DailyRi 008: How the Grinch Taught Me Empathy & Accountability

I HAVE ALWAYS LOVED THE GRINCH.

 
 

come to think about it, i usually loved the characters that everyone hated. Scar was my favorite character in the Lion King, and Angelica Pickles had my heart after the "cookie" episode of the Rugrats

I’ve been thinking a lot about empathy lately. & how i can be a more empathetic person, towards myself & others. i’ve been listening to a whole lot of gary vee, & one of my favorite things about how he uses his platform is how frequently he discusses empathy. empathy is his go-to reaction for pretty much any behavior that would cause many of us to immediately judge. i wish more people - let alone well respected serial entrepreneurs - would use their platforms this way. what a breath of fresh air. it’s one thing to reserve judgment, but to empathize when we really want to judge? that takes a big person.

I WANT TO BE A BIG PERSON.

reflecting on my history with empathy, i realized that it was kind of uncommon for me to have loved all of the characters we were taught to hate. at first, i just assumed it was me being the same old rebellious me: wanting to be different, hating hype & not wanting to like the characters that everyone else favored. but that wasn’t it - i didn't give my childhood self enough credit for her ability to empathize deeply with the same people that others often overlook or condemn.


i mean really Think about it: The Grinch became bitter because a bully humiliated him in front of his entire elementary school class (including his crush), Scar resented Simba because he felt neglected and overlooked by him his entire life, & Angelica Pickles had a super uptight, negligent mother who didn't show her enough love. as a kid, I really about all of this, so I developed a soft spot for the people who I felt were generally misunderstood.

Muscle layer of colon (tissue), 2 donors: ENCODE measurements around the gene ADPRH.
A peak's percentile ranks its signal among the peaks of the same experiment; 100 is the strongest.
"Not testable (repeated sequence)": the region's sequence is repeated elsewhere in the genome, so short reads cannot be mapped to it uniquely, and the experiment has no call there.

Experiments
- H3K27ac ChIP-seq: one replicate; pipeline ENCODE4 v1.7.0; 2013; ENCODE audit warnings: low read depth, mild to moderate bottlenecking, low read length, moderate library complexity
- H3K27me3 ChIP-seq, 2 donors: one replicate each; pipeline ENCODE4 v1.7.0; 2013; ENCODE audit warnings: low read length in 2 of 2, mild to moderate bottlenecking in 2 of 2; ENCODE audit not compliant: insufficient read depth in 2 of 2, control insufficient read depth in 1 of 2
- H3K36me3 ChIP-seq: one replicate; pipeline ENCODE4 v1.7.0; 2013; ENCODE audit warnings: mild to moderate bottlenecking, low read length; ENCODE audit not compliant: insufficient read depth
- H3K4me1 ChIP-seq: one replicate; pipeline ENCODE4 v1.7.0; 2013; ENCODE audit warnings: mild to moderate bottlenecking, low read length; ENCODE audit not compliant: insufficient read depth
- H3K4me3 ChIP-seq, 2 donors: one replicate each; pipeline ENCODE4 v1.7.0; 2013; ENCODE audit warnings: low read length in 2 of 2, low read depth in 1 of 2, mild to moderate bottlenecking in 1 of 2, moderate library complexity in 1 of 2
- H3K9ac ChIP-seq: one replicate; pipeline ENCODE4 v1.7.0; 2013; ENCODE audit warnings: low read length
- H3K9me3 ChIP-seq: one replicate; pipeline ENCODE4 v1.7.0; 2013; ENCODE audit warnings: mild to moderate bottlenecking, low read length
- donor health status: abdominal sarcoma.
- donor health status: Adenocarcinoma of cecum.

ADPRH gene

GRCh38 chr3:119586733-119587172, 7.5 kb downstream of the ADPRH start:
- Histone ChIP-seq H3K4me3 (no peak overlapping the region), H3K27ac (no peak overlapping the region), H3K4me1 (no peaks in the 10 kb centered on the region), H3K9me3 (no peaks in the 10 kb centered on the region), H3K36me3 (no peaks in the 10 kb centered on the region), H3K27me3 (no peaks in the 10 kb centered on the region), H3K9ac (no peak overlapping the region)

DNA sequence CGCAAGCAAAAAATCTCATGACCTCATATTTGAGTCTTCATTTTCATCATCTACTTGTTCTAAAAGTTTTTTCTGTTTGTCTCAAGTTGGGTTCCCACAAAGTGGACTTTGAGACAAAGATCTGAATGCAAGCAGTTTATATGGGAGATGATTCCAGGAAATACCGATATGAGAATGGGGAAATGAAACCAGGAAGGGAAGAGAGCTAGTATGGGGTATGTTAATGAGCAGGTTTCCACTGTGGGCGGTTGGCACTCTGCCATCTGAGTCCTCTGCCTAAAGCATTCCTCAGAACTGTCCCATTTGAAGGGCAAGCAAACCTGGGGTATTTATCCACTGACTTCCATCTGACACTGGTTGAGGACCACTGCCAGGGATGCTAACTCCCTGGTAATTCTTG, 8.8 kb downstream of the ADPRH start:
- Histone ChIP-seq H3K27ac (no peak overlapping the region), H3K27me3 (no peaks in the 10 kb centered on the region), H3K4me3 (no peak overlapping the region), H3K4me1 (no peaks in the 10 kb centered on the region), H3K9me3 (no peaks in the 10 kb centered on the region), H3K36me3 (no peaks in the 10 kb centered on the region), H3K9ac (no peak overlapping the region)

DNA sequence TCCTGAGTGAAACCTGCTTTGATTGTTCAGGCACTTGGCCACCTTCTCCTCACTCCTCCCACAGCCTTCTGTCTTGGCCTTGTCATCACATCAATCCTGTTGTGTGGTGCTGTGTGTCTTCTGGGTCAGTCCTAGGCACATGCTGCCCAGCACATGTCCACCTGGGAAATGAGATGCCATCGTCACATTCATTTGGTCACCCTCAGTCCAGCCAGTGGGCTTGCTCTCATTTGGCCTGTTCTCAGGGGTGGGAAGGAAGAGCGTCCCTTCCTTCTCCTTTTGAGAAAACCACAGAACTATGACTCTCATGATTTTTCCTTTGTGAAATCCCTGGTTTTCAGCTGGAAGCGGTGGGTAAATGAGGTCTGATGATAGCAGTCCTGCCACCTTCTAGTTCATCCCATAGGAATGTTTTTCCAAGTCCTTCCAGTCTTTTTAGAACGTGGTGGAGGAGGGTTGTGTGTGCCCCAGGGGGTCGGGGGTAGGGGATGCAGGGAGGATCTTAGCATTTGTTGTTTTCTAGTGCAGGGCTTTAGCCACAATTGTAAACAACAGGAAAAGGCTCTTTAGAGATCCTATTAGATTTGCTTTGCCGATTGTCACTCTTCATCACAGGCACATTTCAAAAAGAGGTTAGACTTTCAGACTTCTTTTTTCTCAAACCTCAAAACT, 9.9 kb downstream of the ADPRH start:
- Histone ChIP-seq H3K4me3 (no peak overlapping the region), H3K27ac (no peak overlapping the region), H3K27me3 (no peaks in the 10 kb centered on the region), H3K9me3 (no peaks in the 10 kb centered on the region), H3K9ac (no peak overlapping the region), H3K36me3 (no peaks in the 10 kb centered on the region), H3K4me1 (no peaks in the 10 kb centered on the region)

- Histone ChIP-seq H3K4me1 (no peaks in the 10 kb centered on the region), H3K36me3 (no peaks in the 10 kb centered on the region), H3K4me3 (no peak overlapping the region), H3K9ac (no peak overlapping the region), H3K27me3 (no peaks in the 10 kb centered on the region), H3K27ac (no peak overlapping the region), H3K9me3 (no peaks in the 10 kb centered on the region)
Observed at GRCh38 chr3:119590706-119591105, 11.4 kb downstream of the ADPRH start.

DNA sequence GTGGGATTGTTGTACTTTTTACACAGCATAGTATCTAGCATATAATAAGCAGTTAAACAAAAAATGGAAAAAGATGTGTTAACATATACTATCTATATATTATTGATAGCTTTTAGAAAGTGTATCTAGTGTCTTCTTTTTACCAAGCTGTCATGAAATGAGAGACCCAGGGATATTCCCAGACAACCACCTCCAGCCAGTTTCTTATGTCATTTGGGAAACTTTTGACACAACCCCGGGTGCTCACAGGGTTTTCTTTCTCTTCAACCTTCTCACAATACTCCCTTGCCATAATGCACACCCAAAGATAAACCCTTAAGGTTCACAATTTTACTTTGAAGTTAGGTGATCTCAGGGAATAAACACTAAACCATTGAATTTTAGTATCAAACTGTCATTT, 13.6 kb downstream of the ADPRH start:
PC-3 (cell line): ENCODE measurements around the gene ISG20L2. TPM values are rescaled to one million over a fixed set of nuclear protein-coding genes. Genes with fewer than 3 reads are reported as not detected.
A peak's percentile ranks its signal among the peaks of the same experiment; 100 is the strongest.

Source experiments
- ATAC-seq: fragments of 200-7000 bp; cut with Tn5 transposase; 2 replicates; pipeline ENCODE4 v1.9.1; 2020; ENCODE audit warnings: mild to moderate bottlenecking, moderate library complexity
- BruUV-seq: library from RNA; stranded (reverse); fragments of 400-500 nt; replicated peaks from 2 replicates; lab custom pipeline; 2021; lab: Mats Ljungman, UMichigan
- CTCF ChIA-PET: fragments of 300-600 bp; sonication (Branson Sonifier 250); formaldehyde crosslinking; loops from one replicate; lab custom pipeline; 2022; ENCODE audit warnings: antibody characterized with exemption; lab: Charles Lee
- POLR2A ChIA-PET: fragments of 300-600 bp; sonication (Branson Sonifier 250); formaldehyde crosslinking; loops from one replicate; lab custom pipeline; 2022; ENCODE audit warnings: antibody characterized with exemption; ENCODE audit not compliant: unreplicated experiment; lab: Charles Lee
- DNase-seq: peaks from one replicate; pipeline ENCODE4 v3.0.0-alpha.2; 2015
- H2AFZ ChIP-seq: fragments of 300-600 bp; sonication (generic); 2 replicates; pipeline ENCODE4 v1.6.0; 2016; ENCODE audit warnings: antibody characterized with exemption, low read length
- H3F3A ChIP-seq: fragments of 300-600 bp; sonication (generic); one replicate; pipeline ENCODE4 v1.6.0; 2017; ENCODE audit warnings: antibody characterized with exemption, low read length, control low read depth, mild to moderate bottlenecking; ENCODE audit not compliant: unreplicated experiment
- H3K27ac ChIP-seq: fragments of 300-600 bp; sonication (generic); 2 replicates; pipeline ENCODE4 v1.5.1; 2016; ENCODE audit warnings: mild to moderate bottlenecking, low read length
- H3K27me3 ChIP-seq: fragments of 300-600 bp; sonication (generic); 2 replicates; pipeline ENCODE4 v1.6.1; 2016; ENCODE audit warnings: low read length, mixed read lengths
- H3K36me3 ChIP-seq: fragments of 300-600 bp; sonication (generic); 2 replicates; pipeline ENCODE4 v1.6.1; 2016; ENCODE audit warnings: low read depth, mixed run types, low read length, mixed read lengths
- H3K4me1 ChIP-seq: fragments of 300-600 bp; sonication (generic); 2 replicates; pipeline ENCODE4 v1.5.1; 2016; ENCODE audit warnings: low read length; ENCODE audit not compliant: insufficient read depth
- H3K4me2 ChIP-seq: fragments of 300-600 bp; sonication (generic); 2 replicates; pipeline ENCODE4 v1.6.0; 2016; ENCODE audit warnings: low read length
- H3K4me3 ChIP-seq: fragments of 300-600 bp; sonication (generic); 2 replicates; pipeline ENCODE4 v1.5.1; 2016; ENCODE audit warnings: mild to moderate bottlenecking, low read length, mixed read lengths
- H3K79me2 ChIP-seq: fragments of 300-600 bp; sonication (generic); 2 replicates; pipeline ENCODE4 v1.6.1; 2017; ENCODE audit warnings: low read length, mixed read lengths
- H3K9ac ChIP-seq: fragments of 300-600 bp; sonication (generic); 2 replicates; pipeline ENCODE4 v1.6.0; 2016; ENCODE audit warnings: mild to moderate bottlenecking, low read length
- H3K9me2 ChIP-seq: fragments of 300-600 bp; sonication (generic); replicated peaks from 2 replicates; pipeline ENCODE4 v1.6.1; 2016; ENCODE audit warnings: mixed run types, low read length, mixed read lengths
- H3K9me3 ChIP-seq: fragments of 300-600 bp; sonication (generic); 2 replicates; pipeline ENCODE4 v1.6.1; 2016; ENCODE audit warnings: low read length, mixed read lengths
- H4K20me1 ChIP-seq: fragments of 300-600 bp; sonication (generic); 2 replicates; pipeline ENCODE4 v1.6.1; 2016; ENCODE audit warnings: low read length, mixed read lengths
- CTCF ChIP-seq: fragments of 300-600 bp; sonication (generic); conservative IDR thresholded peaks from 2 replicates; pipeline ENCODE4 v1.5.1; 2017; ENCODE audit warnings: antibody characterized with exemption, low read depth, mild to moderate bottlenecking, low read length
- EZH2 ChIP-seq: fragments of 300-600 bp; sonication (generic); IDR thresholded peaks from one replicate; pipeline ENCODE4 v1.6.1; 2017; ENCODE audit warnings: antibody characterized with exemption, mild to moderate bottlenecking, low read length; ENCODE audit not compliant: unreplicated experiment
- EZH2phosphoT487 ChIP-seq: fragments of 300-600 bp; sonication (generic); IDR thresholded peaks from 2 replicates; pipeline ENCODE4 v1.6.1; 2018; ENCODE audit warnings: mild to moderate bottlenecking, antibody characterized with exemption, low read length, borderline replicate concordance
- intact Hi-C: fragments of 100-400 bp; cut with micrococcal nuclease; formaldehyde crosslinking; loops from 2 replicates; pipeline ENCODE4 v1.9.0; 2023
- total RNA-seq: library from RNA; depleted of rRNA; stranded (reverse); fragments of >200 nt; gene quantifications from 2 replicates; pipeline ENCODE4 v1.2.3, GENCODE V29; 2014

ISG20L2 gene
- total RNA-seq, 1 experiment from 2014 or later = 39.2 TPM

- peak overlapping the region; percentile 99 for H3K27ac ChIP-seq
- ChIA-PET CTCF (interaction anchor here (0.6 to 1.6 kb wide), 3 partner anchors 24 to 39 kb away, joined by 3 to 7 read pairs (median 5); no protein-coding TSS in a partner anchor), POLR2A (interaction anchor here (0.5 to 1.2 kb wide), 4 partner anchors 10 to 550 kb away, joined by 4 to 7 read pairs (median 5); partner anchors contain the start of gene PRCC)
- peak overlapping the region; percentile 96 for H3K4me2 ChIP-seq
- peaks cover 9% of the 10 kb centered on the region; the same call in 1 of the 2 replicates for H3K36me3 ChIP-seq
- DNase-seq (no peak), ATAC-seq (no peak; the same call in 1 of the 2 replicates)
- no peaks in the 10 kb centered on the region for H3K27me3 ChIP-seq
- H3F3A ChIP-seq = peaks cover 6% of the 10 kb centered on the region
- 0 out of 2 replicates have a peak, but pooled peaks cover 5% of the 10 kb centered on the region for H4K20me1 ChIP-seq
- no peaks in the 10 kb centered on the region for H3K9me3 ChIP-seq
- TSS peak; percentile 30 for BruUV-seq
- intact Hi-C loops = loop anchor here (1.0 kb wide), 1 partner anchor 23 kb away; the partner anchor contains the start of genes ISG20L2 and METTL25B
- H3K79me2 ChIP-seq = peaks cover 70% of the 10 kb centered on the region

NOW THAT I THINK ABOUT IT, I HAVE ALWAYS BEEN THIS WAY. I Get it from my parents.

but even as a child, i empathy wasn’t true empathy without accountability. extending empathy with no accountability means that you are making excuses for someone’s harmful behavior because deep inside, you don’t expect much of them. I never excused the characters' behaviors, I just understood them better. you cannot truly empathize with people if you don’t see them for their strength, too.

When I became a high school educator after college, I had to quickly learn to balance empathy & accountability. I developed amazing relationships with even my most resistant students because they knew without a doubt that I loved them deeply, and that I had high standards for their performance. that I would never trade in one for the other. i truly believe it was this fine balance that helped me create a strong classroom culture in a fraction of the time that most first-year teachers do, especially in a school system riddled in teacher turnover & low ceilings for its youth.

BUT WE CAN ALL BE MORE EMPATHETIC, ESPECIALLY TOWARDS OURSELVES.

 
dailyRi008.png
 

i’m learning that the judgments we often extend to others are the ones we are secretly condemning ourselves for. we can be so mean to ourselves. i used to be so harsh with myself, & i think part of me felt like being nice to myself was equated with lowering my standards or weakening my ambitions. I believed that having high expectations alone was equivalent to self-love. But I found it hard to forgive myself when I faltered. Now, I realize that self-forgiveness wouldn't be necessary with a truly empathetic, judgment free attitude. i am learning to extend empathy towards myself as i have always been able to do with others.


I’M TREATING MYSELF LIKE I’M MY BEST FRIEND UNTIL I BELIEVE IT.

only love,

ri


WHAt’s THIS Dailyri SERIES?

INTRODUCING THE DAILYRi SERIES.

Inspired by Gary Vaynerchuck’s DailyVees, DailyRi is my daily commitment to documenting my #roadtorima, in shorter form riflections, 1) because writing makes me happy, and 2) i’ve become obsessed with walking in my purpose & drafting a story that I can be proud of.

SO I’LL BE HERE EVERY DAY.